The same happened with Twitter … and December in particular has seen ‘me’ absent, even though I’ve been doing what I say others shouldn’t, which is only broadcasting a set of scheduled tweets!
Having said all that, I have learned something very valuable along the way, a lesson I plan to take into 2013 with me.
The future is bright and I’m committing to a series of actions and goals; in twelve months time I shall revisit this post to see how I’ve done.
- I’m in the process of revising LinkedIn Made Easy for the third edition; that should be completed by the end of this week
- I’ve set up a Kickstarter project for a new hysterectomy book and will launch it later in January
- I plan to complete Social Meme – the online version of my social media professional development programme – and market it too … whoo hooo!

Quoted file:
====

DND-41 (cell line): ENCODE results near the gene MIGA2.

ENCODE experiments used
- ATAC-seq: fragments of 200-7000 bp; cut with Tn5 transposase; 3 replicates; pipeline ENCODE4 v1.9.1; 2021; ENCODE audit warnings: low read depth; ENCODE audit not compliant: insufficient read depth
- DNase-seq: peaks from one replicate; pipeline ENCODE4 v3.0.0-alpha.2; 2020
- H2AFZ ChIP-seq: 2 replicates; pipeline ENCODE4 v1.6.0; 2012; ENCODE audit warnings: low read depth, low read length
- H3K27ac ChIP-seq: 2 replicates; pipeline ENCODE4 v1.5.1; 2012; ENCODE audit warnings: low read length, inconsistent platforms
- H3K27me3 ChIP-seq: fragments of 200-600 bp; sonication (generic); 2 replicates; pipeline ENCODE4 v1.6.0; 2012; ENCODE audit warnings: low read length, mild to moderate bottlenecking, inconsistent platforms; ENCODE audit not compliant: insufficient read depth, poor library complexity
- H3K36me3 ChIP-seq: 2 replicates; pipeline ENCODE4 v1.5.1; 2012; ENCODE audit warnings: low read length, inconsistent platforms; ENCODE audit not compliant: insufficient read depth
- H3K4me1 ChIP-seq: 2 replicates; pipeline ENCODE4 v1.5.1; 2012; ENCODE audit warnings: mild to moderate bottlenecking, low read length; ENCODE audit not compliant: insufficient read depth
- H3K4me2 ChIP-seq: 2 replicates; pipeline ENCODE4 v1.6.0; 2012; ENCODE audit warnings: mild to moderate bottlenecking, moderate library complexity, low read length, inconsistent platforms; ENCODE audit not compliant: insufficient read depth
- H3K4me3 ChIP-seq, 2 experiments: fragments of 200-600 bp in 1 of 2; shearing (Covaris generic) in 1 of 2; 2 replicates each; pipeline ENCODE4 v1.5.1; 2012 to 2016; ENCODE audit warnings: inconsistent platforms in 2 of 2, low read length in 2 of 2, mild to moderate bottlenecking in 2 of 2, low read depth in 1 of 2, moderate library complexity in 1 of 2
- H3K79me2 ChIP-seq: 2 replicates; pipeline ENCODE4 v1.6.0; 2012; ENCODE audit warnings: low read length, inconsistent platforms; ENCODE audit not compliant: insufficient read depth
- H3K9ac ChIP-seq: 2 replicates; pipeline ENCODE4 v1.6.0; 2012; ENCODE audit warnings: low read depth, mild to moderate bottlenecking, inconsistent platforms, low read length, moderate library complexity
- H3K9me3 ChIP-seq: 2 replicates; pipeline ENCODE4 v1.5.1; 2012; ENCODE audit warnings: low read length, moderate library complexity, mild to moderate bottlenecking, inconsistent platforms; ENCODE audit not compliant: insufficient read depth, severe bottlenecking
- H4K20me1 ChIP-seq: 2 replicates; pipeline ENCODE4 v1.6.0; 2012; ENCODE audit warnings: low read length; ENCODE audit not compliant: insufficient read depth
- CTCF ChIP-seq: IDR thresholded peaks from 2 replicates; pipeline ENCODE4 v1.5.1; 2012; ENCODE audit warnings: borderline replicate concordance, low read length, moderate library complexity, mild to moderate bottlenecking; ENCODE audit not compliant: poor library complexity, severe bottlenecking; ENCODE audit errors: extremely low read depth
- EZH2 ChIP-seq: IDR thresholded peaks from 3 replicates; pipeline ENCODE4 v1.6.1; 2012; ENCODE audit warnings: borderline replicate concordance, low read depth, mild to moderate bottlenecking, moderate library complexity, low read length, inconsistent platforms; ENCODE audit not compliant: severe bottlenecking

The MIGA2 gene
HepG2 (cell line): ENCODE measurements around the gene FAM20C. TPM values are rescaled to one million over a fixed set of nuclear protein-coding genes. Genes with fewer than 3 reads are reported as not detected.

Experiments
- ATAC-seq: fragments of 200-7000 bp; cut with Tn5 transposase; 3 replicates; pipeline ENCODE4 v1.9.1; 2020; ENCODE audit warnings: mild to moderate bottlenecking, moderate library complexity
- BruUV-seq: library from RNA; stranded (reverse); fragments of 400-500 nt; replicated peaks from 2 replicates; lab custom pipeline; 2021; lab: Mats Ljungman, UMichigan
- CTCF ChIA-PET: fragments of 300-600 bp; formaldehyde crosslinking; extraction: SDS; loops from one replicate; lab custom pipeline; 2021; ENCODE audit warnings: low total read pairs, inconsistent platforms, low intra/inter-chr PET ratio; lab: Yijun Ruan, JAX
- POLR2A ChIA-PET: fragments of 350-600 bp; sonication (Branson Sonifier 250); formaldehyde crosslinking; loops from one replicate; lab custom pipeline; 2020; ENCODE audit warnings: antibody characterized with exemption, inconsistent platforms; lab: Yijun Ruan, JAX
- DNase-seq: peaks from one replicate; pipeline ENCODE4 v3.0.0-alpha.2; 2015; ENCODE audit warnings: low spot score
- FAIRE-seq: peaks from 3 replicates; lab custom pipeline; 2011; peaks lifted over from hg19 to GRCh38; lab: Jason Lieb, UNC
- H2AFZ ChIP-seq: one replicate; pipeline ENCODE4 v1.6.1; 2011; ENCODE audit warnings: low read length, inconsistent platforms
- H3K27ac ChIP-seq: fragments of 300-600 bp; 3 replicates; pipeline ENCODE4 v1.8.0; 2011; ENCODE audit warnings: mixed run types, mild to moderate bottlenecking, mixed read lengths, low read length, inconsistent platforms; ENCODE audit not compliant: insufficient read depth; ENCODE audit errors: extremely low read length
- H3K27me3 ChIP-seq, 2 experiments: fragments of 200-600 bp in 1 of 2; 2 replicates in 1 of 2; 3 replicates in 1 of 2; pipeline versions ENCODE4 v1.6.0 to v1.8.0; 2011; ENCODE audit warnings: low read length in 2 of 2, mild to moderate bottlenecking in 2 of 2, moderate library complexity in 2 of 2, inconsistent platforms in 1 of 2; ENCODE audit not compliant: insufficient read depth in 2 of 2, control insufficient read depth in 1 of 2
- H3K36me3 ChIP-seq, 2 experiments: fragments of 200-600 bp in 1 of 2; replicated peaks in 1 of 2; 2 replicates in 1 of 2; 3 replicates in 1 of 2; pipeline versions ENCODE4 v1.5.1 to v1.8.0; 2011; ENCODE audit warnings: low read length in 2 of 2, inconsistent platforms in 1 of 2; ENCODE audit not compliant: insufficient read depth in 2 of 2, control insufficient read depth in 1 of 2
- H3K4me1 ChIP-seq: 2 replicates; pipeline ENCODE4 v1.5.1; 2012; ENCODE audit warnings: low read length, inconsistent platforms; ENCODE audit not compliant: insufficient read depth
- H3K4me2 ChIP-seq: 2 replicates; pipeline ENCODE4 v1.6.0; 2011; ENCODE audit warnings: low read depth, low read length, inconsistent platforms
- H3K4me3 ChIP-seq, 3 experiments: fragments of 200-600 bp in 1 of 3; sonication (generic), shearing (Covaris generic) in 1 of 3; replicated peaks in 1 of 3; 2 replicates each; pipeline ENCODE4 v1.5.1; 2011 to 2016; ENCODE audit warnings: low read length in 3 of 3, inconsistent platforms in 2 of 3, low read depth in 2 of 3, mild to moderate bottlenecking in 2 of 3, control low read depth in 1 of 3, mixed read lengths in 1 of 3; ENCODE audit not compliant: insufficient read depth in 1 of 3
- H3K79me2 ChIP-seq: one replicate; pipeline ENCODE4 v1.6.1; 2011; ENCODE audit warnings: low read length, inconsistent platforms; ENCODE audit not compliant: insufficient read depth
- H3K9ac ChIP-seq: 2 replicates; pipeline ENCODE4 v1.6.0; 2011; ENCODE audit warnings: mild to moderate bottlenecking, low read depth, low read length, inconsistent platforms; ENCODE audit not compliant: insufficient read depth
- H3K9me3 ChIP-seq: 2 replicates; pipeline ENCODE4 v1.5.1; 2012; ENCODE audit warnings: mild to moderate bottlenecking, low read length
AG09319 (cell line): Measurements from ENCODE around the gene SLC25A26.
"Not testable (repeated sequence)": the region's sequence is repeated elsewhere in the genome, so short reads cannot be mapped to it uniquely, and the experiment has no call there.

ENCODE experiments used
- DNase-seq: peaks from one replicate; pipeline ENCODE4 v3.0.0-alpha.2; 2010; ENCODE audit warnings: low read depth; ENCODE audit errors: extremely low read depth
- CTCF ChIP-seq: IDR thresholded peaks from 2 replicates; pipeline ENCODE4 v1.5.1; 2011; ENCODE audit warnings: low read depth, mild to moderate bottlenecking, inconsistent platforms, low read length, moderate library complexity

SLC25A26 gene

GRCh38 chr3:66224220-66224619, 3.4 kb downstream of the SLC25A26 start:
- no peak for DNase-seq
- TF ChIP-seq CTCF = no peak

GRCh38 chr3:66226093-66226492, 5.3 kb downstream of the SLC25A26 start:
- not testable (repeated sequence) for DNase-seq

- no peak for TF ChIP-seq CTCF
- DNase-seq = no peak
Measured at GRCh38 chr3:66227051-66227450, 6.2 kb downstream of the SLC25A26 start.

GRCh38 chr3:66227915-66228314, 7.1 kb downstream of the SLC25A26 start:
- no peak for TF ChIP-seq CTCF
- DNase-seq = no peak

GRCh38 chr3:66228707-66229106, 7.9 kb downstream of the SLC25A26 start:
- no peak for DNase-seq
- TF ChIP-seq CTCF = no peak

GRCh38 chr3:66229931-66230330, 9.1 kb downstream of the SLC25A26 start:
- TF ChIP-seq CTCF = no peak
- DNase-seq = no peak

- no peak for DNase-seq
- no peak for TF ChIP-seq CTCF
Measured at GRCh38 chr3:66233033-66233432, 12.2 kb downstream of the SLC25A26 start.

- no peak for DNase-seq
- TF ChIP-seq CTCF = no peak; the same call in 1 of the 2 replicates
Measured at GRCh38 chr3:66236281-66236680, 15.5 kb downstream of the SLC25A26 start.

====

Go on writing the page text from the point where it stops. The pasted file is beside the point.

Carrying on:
- I shall get all of my current books converted into all formats – finally!
- I have several books I want to write but the first one will be the Hysteria 2012 Writing Competition Anthology
- A new Hysteria writing competition will be launched on 1st April with a story and a flash fiction contest
My ways of working will need to change. I am bothered by those who fail to engage in social media; to find that I’ve been just as bad has been quite galling. To address this, I’m no longer going to attempt a blog everyday and will focus on just three things here on Woman on the Edge of Reality:
- Thursday Throng author interviews
- Weekly marketing hints and tips for authors
- Fiction writing
This means that everything will happen or it won’t, but I’m not going to beat myself up about it. I will continue to run the competition updates and weekly words (when I get some inspiration). I will also probably use scheduling more judiciously, for the author interviews perhaps, as the materials for these come in months in advance anyway.
The effort I put in to my engagement, such as replying, seeking out and commenting on other people’s work should step up a gear simply because I’m giving myself the time to do it.
So that’s 2012 in review for me and some loose plans for 2013. What are you planning to do … if anything?